John Lee has been named Hong Kong’s new leader, after a closed voting process in which he was the sole candidate.
His appointment is being widely seen as a move by the Chinese government to tighten its grip on the city.
Known as a staunch Beijing supporter, Mr Lee oversaw the sometimes violent crackdowns on pro-democracy protestors in 2019.
Mr Lee replaces outgoing chief executive Carrie Lam, who had served since 2017.
Hong Kong’s leaders are selected by a closed-circle committee of around 1,500 members, who are nearly all pro-Beijing loyalists – although this time there was only one contender for them to elect.
Mr Lee, who was the former Chief Secretary and the city’s second-highest ranking official, was always tipped to be the favoured replacement for Ms Lam who earlier announced that she would not seek a second term in office.
But although Mr Lee has Beijing’s backing, he is deeply unpopular for his role in overseeing the crackdown on protestors during demonstrations over a controversial extradition bill in 2019.
Mr Lee continued to back the bill despite the unrest, and came under intense criticism for sanctioning the police’s use of water cannons, rubber bullets, tear gas and occasionally live ammunition to disperse protestors.
In 2020, he also backed the imposition of a controversial national security law which criminalised most forms of political protest and dissent, and reduced the city’s autonomy.
Mr Lee maintained that the law would help restore “stability from chaos”.
He was elevated to the leadership ranks last year, in a sign, analysts said, of Beijing’s intention to focus on security in Hong Kong.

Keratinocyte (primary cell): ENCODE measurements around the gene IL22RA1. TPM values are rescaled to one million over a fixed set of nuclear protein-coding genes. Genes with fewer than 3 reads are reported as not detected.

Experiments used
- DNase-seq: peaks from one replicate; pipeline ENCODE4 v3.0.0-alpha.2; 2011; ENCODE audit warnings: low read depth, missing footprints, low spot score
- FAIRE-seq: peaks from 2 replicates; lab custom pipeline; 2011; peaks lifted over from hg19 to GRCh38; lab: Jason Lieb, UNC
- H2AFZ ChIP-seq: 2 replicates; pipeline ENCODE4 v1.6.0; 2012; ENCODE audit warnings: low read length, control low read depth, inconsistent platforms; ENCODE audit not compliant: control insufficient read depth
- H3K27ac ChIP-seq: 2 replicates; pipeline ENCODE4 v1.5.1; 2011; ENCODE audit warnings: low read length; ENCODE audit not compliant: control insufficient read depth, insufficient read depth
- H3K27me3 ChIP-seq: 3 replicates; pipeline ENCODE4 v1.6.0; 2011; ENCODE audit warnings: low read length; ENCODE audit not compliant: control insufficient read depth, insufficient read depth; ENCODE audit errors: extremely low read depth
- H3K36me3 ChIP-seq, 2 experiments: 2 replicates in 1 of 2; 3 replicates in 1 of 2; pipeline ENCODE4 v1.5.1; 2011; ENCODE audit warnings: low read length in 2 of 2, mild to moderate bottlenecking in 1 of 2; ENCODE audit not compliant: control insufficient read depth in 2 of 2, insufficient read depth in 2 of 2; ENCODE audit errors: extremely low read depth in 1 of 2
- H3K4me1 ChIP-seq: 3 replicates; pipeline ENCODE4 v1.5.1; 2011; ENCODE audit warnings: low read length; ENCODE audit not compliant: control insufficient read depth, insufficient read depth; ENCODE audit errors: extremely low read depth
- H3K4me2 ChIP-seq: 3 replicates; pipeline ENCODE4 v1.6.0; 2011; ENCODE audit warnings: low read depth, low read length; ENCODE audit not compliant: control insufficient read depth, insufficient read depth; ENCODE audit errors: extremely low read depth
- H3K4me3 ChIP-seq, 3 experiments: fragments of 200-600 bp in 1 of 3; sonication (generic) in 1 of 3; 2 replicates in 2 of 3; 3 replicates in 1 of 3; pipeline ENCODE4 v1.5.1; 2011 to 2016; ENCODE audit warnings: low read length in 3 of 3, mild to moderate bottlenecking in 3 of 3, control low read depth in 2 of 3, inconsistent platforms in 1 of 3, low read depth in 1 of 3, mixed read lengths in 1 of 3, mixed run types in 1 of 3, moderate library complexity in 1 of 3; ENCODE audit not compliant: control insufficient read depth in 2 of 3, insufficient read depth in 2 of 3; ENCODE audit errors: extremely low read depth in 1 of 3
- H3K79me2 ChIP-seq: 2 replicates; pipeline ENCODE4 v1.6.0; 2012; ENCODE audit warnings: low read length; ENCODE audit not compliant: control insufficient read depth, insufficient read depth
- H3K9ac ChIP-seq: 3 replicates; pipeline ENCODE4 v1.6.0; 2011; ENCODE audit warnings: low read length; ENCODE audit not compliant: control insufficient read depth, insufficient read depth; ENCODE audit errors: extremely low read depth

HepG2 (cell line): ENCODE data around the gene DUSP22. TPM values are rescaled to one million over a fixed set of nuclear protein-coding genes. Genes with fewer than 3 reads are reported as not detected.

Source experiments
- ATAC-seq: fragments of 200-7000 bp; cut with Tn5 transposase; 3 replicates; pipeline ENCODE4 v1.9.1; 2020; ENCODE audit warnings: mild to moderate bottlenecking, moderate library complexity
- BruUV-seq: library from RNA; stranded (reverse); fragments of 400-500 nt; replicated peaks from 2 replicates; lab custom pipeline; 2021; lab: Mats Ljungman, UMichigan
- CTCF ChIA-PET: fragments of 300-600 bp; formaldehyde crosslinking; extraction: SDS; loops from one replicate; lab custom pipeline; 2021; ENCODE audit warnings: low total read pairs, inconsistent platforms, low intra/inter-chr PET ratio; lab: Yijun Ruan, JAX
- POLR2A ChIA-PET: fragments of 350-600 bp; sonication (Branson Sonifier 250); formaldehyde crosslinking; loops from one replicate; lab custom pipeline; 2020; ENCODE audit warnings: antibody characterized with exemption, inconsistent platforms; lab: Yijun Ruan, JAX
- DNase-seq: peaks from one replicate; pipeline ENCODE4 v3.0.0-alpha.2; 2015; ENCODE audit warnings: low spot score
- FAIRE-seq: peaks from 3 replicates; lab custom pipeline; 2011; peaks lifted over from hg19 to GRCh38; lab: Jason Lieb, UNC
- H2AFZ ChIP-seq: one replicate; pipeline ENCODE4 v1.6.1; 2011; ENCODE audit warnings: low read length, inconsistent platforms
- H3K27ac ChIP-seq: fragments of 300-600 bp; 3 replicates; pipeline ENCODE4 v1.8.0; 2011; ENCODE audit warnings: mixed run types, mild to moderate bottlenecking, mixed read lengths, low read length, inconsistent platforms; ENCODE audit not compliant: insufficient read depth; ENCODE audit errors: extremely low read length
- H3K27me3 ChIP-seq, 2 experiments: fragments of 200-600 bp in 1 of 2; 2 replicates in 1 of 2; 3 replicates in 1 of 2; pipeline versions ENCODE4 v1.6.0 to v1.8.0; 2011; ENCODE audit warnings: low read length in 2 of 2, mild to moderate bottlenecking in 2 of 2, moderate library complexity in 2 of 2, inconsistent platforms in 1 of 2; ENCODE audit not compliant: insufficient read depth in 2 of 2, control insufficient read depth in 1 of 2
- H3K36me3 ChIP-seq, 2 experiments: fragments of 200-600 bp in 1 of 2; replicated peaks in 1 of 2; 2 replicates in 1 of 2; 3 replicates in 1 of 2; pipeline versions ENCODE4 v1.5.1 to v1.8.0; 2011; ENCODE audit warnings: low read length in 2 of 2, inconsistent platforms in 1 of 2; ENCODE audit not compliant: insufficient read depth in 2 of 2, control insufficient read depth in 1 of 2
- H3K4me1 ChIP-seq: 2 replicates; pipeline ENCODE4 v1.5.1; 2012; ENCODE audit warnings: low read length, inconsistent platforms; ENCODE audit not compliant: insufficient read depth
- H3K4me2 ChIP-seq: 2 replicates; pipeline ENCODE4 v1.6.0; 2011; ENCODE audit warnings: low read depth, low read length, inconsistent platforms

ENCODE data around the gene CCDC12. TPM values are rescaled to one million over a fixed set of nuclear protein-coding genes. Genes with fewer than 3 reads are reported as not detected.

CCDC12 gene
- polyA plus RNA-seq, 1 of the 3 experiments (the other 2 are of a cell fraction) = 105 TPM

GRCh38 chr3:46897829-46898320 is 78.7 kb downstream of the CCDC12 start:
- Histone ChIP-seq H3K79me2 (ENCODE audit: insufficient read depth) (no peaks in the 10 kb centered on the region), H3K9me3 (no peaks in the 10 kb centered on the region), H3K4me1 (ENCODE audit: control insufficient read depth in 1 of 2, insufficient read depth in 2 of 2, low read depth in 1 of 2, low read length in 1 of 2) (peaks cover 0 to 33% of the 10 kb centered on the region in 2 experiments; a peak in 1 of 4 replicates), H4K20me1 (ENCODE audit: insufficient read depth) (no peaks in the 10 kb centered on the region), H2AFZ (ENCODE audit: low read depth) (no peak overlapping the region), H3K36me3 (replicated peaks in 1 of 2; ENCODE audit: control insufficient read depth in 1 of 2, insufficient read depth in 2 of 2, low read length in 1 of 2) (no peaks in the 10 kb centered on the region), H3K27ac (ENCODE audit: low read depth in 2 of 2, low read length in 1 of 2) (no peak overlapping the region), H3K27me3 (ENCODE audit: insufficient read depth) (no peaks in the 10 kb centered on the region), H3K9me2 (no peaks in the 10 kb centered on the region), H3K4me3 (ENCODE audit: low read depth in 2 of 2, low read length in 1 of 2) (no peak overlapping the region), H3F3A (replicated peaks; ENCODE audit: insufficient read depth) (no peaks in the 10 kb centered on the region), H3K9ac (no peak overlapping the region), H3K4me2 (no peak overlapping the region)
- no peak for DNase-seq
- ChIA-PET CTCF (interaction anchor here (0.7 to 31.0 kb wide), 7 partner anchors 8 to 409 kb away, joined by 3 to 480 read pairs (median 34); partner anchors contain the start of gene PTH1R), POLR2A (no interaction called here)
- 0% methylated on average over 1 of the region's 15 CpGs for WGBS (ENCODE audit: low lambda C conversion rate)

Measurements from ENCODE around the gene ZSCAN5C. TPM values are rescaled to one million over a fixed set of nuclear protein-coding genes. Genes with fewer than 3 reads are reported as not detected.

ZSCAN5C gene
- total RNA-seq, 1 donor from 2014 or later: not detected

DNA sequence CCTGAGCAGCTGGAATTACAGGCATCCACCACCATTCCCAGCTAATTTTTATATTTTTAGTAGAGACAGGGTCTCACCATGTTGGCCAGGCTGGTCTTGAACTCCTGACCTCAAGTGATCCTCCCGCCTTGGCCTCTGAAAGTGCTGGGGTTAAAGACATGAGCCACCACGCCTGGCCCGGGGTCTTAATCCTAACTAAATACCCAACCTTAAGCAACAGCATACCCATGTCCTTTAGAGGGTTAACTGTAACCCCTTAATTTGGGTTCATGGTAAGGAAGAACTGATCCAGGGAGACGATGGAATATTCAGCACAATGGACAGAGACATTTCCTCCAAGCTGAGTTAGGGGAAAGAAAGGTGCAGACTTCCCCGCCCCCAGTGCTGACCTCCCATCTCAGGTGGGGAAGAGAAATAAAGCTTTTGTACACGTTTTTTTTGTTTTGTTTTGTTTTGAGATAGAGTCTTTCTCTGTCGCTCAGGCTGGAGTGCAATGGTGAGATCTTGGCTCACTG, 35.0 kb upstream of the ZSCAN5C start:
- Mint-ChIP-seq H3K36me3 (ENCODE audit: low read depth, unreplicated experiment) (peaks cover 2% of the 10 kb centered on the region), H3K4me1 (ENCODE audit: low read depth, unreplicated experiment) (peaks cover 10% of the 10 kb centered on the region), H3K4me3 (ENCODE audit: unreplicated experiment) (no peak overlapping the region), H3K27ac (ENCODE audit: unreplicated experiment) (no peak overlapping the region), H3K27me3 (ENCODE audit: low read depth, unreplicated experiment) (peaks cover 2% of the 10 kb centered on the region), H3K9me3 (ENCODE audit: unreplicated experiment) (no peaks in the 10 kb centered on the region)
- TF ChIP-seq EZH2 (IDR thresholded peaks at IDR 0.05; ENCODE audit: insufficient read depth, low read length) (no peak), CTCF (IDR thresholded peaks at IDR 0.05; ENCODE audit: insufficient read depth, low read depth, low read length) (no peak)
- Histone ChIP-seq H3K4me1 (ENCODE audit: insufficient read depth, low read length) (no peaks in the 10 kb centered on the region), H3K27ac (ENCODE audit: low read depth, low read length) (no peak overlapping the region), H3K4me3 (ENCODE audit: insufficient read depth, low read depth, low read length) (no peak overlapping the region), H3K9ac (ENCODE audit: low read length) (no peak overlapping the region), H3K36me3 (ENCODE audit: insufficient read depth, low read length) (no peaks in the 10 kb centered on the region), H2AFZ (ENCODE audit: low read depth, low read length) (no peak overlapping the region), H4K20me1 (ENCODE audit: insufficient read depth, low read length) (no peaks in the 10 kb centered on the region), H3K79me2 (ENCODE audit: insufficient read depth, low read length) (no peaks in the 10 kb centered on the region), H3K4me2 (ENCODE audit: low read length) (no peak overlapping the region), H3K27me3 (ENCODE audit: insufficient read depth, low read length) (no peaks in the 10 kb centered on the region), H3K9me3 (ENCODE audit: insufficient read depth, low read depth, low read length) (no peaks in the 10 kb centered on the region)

His role in the implementation of the law led to US sanctions against him and a dozen other officials, and a YouTube block on his 2022 election campaign.
The League of Social Democrats – one of the only remaining pro-democracy groups – held a three-person protest before polls opened, chanting “power to the people, universal suffrage now”.
“This is what John Lee’s new chapter looks like, a shrinking of our civil liberties,” said protester Vanessa Chan as police officers looked on.
“We know this action will have no effect, but we don’t want Hong Kong to be completely silent,” she added.
Hong Kong was handed back to China from Britain in 1997 under the agreement that rights such as freedom of assembly and freedom of speech would be guaranteed in the territory.
However, critics say those rights have been increasingly eroded as Hong Kong authorities crack down on dissent in the city. Mr Lee’s staunch support of Beijing’s policies has stoked fears that his leadership will usher in an era of tighter Chinese oversight of the semi-autonomous region.
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